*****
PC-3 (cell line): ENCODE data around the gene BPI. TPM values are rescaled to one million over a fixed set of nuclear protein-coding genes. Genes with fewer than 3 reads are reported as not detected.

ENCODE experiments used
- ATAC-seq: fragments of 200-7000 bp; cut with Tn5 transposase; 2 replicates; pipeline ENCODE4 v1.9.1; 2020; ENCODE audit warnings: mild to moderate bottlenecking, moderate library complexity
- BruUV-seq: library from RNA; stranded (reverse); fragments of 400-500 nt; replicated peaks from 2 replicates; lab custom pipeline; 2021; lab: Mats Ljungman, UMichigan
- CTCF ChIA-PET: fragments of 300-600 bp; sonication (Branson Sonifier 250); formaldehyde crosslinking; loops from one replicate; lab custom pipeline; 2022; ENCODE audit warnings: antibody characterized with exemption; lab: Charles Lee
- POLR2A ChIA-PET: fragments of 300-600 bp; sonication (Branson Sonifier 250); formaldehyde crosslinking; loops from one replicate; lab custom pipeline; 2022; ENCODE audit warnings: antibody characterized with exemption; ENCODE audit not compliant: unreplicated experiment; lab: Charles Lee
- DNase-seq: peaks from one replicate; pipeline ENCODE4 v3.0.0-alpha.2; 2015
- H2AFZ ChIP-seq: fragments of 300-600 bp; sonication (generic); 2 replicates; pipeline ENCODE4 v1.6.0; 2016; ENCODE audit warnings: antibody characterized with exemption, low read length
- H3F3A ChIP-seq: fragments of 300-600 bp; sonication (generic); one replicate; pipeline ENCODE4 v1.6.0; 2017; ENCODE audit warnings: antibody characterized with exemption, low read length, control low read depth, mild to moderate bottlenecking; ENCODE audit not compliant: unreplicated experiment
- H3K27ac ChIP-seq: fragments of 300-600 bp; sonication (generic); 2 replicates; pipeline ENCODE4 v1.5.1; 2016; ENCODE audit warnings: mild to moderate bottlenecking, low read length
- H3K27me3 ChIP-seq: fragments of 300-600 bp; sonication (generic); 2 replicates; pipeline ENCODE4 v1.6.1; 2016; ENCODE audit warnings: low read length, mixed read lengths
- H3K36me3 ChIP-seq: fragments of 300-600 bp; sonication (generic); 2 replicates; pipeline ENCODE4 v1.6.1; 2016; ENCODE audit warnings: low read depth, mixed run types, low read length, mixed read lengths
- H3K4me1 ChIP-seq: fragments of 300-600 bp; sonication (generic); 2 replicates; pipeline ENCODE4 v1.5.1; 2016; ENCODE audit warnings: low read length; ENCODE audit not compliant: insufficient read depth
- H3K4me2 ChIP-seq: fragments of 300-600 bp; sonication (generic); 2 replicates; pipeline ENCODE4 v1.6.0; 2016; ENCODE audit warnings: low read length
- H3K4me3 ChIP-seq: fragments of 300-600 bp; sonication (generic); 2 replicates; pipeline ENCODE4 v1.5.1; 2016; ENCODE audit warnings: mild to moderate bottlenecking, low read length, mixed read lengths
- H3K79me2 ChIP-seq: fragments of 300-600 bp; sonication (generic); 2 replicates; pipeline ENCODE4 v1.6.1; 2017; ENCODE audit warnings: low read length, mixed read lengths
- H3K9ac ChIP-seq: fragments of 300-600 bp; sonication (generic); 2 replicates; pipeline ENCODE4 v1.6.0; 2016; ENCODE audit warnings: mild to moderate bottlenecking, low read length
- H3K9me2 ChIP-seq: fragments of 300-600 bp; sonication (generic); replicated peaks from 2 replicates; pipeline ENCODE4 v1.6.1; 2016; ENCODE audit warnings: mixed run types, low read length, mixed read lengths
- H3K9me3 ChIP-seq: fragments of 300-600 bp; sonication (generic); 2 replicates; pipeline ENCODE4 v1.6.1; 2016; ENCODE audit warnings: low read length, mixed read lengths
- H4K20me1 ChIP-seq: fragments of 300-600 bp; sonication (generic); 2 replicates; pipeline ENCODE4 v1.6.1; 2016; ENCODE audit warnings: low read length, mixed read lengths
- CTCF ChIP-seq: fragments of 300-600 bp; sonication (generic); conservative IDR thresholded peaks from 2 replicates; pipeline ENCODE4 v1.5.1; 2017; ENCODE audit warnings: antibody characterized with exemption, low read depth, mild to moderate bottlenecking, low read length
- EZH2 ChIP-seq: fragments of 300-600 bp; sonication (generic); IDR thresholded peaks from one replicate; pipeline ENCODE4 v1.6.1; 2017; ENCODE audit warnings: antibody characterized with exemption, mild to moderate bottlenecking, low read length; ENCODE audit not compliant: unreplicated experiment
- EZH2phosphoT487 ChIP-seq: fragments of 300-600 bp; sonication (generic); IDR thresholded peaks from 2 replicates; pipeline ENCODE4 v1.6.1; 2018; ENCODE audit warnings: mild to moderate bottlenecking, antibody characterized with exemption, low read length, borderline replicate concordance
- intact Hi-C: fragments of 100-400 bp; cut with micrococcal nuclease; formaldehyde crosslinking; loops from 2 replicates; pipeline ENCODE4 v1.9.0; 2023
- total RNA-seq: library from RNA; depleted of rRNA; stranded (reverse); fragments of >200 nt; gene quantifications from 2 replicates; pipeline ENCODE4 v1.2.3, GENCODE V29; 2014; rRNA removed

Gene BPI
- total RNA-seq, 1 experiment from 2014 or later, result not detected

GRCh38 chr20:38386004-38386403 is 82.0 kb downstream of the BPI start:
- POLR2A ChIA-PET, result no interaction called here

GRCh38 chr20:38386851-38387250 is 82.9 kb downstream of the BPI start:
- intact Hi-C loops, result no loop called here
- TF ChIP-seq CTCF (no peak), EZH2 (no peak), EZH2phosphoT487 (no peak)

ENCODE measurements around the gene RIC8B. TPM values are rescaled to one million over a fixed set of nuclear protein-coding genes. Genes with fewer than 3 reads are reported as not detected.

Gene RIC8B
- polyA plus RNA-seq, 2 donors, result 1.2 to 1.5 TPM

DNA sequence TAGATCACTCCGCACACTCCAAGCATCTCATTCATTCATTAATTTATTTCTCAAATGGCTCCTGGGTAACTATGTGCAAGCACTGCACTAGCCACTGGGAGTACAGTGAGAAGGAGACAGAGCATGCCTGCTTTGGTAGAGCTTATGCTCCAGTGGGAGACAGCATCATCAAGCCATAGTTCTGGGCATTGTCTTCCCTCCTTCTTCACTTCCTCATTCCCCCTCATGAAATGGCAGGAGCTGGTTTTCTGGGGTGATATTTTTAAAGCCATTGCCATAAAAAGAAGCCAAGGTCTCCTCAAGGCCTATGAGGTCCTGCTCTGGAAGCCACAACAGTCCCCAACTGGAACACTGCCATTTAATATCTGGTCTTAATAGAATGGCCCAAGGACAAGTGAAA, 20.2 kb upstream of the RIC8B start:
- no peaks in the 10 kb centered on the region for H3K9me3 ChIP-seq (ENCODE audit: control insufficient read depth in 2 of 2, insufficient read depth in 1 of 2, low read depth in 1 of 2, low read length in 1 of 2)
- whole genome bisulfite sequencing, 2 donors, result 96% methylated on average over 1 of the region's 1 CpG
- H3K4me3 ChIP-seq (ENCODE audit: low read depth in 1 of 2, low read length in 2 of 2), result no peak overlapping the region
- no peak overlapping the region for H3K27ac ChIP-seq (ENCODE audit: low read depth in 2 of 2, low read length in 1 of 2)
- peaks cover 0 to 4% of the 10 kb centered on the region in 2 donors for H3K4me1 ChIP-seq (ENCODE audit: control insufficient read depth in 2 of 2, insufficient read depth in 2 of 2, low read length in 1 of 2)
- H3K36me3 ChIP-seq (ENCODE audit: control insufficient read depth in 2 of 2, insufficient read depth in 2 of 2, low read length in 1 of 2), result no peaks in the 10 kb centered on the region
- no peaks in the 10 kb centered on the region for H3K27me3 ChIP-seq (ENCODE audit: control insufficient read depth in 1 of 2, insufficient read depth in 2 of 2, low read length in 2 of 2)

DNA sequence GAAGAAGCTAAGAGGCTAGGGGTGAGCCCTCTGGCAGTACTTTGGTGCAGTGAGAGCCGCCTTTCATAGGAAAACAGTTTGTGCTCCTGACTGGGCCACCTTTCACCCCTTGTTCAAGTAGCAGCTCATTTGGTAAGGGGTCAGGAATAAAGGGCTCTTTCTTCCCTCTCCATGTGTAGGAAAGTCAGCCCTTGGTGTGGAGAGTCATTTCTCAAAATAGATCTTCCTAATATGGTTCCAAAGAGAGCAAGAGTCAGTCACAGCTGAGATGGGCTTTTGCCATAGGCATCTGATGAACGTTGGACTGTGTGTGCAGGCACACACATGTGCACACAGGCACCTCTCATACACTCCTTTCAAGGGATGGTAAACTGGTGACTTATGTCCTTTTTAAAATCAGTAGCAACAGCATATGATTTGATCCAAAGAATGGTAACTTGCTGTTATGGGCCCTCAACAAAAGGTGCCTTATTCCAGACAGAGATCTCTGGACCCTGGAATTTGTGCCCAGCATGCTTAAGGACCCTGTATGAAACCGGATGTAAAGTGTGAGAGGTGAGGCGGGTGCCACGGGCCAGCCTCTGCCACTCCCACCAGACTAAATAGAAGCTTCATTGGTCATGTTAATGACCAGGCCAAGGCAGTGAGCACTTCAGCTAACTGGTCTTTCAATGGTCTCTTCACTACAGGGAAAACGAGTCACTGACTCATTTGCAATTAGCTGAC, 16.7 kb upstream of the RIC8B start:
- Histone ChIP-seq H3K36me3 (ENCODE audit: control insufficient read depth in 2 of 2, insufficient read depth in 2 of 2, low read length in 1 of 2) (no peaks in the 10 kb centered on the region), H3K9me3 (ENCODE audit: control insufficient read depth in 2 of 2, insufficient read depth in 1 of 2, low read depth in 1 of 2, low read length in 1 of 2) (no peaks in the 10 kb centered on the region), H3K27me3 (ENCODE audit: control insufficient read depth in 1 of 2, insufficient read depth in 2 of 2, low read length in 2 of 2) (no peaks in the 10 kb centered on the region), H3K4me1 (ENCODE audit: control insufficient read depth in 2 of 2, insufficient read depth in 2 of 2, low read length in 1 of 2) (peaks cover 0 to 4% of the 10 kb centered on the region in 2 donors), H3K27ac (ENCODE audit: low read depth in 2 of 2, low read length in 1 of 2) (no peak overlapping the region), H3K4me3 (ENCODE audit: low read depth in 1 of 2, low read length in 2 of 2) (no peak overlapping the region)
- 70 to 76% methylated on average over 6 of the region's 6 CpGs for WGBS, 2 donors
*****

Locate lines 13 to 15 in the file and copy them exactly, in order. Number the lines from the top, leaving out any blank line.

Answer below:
- H3K4me1 ChIP-seq: fragments of 300-600 bp; sonication (generic); 2 replicates; pipeline ENCODE4 v1.5.1; 2016; ENCODE audit warnings: low read length; ENCODE audit not compliant: insufficient read depth
- H3K4me2 ChIP-seq: fragments of 300-600 bp; sonication (generic); 2 replicates; pipeline ENCODE4 v1.6.0; 2016; ENCODE audit warnings: low read length
- H3K4me3 ChIP-seq: fragments of 300-600 bp; sonication (generic); 2 replicates; pipeline ENCODE4 v1.5.1; 2016; ENCODE audit warnings: mild to moderate bottlenecking, low read length, mixed read lengths